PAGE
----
This book is a fascinating look at a truth written out of history. I've often talked with my students about the hatred of the Italian immigrants-they are amazed as they are unaware. Rightfully, we think of African Americans or Jews when we think of groups persecuted in history but little is discussed about the Chinese, the Irish, the Japanese, etc.
A powerful book that spells out the truth behind lynching and hatred-it all came down to money. I thought the book was slow to read in the middle whic
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Drew Nevitt
I must admit, knowing the credentials this author has, I was expecting something more moving, thought provoking, or controversial. Sadly, it was not what I was expecting, but thankfully, it was a good social issues book for readers even as young as tween. It was not too complex to be over their heads. And it's an underdiscussed portion of history, that even this history minior didn't know about. I enjoyed how she wrote a story based on a newspaper clipping, and researched the real persons in the ...more
Claire
Nov 18, 2008 Claire rated it 4 of 5 stars  ·  review of another edition
Recommends it for: Middle and high school
A Louisiana story set just after the civil war. The Americans have settled in Louisiana, they are asserting their ownership of the former French colony and their position in the society and economics of the area. Times are grim in Italy for Cologaro's family and he crosses the ocean to join fellow Sicilians in a small town north of New Orleans. Industrious, savvy, ambitious and knowledgeable his little 'family' has a farm, a fruit stand and a store that are profitable and thriving. What they don ...more
Larissa

Alligator Bayou takes place in Tallulah, Louisiana. 1899. Calogero – fourteen, recently emigrated from Sicily, Italy. He lives with five other Sicilian men who took him in when his mother died. He works for them selling fruits and vegetables at their stand and grocery store. He has many of the same concerns any other fourteen year old would have. He has strong feeling for Patricia, an intelligent African-American girl and to befriend her brother Charles. Jim Crow laws stated that Sicilian people
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Deanna
Historical fiction (1899), bigotry, racism, immigration, jim crow laws, young love, friendship, family, lynching.

Based on a true story--6 Italian immigrants grow vegetables in a Louisiana town where they treat Negro people the same as white people and of course the white people are outraged by this behavior. The first 1/2 of the book was very slow. I just couldn't get into it but after the alligator scene I was hooked. Calogero and his cousin go with some Negro friends on a alligator hunt in the
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Elizabeth
Alligator Bayou is a gripping novel based on a little-known, true story of Sicilian immigrants in rural 1899 Louisiana. Fourteen year-old Calogero lives and works with his uncles and cousin, raising fruits and vegetables for their successful grocery business. He tells of sunrise in bayou country, the bounty of nature, sumptuous meals, and the joys and frustrations of family, friendships, and first love. These first-person present tense descriptions are immediate and compelling. The story also ha ...more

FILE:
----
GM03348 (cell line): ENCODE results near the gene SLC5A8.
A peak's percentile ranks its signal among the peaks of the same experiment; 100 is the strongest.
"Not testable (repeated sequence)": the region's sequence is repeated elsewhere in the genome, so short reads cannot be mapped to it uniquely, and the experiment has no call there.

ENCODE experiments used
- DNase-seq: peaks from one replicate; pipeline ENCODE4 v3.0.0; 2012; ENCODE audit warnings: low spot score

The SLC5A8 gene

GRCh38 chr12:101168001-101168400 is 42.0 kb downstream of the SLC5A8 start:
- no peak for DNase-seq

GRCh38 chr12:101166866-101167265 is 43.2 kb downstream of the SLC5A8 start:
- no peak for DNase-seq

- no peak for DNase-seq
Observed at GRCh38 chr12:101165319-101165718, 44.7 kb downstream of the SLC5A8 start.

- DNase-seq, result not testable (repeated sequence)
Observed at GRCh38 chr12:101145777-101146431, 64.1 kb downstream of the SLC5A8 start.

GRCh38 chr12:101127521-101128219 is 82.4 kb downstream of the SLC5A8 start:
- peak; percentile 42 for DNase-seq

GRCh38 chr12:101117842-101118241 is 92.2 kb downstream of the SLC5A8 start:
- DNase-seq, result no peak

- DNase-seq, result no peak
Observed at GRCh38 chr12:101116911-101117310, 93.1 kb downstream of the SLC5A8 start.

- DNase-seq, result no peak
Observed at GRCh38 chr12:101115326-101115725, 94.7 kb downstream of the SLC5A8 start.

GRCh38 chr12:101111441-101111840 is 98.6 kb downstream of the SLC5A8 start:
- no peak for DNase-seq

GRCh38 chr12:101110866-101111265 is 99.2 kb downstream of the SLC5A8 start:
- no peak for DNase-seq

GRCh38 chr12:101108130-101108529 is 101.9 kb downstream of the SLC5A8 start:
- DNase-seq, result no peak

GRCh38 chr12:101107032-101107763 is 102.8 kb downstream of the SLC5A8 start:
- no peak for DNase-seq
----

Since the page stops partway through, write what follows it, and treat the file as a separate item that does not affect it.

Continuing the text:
Danielle Larca
Calogero lives with his uncles and cousin outside of Tallulah, Louisiana in 1899. Their family runs a grocery store, selling the best fruits and vegetables to members of the town. They are the only Sicilians in Tallulah and therefore a target. Not everyone takes kindly to the immigrants, who aren't white but aren't Negro either. Calogero doesn't fit in anywhere. Until he meets Patricia and her brother. Who happen to be black.

For the first time ever, the Scalise family has friends. But fraternizi
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Jacki
I'm a fan of Donna Jo Napoli and couldn't wait to read this story. The library edition I checked out had no blurb, and the mystery heightened my anticipation. Sadly, I was disappointed this time.

Her trademark lyrical writing style was conspicuously absent and made me wish she had written in third person instead of first. I'll take her style over a believably-voiced third-person narrator any day. While I believed the narrator's voice, I didn't quite believe his naivete. Children from racial group
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Margo Tanenbaum
One of the reasons I enjoy historical fiction is that it offers the opportunity to learn about little known episodes in our country's history, wrapped in the context of a compelling story. In writing Alligator Bayou, Donna Jo Napoli was inspired by a newspaper account about five Sicilian grocers in a small town in Louisiana who served a black customer who had entered the store first before a white one--and ended up lynched by a town mob. Many of the characters in the novel are based on the actua ...more
Amanda
I did not particularly enjoy this novel. I did not particularly enjoy reading Bound, one of her other novels, either. I didn’t like this one because I didn’t relate well with the characters. I typically gravitate towards books with a female protagonist; this book was narrated by a male protagonist. She seemed to do a good job representing the time period and the struggles immigrants and African Americans faced. She brought the world to life through vivid details and customs and lifestyles.

I wou
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Carol Baldwin